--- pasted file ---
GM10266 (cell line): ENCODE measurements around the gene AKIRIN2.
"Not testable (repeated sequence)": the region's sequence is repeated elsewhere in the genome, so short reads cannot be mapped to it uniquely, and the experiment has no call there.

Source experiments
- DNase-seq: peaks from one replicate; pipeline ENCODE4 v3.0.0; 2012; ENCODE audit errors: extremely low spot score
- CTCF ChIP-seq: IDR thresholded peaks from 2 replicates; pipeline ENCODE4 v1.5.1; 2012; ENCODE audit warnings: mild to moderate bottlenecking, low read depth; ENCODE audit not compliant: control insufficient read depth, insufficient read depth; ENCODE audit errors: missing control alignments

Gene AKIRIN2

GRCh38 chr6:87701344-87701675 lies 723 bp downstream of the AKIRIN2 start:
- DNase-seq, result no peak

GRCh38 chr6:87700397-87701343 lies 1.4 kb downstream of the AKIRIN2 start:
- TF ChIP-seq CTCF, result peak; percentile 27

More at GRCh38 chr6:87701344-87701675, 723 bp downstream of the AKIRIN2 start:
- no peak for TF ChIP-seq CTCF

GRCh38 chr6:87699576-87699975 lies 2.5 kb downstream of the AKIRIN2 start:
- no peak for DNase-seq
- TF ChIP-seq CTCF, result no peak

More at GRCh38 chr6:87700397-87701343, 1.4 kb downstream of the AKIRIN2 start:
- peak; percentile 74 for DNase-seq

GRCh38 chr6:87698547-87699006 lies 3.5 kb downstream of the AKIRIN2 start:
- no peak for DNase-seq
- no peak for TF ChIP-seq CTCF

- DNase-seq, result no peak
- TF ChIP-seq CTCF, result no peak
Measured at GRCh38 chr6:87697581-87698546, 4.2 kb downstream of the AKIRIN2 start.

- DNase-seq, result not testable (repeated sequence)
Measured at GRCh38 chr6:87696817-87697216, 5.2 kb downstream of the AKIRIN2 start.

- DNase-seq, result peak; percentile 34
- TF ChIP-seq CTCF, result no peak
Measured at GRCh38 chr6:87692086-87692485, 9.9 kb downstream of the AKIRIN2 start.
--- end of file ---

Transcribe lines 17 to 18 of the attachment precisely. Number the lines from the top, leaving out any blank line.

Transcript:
- peak; percentile 74 for DNase-seq

GRCh38 chr6:87698547-87699006 lies 3.5 kb downstream of the AKIRIN2 start: